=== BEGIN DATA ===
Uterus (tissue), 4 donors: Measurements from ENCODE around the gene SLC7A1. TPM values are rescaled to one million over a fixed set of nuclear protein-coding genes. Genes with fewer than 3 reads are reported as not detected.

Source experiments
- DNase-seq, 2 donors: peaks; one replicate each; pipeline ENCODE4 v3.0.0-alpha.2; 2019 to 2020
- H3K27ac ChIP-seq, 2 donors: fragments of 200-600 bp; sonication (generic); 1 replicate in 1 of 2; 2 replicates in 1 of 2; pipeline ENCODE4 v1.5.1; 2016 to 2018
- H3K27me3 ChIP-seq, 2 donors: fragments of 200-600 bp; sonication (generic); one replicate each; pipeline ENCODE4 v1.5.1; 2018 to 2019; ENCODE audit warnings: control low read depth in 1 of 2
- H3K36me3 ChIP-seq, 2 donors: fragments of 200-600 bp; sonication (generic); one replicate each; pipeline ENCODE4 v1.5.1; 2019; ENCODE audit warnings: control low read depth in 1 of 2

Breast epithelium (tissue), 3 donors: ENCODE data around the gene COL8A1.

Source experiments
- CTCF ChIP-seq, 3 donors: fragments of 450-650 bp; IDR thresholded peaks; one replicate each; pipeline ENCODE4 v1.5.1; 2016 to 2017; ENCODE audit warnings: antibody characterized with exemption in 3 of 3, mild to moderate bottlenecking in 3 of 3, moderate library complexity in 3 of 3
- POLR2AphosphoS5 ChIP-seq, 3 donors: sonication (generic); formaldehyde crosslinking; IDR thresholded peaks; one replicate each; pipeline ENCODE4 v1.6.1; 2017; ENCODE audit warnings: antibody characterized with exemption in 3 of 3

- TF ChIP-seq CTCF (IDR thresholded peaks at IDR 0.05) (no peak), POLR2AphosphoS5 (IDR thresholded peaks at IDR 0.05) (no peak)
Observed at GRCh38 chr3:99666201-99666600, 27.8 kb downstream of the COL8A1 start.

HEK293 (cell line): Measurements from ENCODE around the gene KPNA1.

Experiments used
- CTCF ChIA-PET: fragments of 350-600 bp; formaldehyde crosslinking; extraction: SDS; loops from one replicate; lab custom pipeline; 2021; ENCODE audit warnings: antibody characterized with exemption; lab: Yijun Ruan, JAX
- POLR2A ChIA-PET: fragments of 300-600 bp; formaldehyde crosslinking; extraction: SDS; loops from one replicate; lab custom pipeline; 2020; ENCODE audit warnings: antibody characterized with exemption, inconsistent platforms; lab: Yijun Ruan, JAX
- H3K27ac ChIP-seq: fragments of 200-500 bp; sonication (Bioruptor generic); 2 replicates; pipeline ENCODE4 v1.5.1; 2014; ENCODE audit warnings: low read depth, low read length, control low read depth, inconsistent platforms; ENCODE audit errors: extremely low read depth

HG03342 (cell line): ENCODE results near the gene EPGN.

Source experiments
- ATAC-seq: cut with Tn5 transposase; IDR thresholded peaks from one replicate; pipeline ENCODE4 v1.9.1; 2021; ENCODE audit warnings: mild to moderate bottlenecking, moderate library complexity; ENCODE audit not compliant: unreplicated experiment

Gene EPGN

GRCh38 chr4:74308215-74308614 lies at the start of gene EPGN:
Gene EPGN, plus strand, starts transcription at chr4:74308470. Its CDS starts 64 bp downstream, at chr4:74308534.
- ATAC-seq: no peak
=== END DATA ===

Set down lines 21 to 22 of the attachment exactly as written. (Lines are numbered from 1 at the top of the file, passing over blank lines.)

Gene EPGN

GRCh38 chr4:74308215-74308614 lies at the start of gene EPGN: